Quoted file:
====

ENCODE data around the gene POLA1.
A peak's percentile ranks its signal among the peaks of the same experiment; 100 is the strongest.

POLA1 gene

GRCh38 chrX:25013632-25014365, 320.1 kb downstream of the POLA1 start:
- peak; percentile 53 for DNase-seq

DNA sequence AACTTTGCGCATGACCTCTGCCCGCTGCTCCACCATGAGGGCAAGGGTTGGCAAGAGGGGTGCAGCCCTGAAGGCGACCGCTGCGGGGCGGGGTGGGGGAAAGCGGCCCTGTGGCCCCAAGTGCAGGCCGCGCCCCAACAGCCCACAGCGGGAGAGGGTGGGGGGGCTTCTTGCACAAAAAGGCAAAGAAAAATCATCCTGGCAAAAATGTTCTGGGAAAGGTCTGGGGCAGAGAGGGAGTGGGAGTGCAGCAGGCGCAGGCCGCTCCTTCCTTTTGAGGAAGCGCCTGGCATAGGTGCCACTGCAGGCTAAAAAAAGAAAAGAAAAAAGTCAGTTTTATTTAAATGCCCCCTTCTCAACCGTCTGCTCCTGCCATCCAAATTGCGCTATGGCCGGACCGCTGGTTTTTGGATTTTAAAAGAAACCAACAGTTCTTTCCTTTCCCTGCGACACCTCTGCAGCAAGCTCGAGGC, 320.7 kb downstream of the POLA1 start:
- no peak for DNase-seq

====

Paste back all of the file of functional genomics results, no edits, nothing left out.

ENCODE data around the gene POLA1.
A peak's percentile ranks its signal among the peaks of the same experiment; 100 is the strongest.

POLA1 gene

GRCh38 chrX:25013632-25014365, 320.1 kb downstream of the POLA1 start:
- peak; percentile 53 for DNase-seq

DNA sequence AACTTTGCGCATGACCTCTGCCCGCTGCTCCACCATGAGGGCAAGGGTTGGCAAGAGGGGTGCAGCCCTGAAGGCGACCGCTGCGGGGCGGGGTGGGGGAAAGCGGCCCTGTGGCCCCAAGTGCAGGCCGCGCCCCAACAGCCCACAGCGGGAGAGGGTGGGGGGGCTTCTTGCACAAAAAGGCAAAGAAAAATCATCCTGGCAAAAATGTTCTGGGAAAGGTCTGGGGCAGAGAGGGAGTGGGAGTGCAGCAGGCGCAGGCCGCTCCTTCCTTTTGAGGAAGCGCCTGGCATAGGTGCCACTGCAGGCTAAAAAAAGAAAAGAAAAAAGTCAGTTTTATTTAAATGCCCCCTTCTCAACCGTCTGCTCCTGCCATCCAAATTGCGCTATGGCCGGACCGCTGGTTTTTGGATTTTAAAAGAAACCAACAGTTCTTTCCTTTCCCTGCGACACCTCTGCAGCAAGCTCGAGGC, 320.7 kb downstream of the POLA1 start:
- no peak for DNase-seq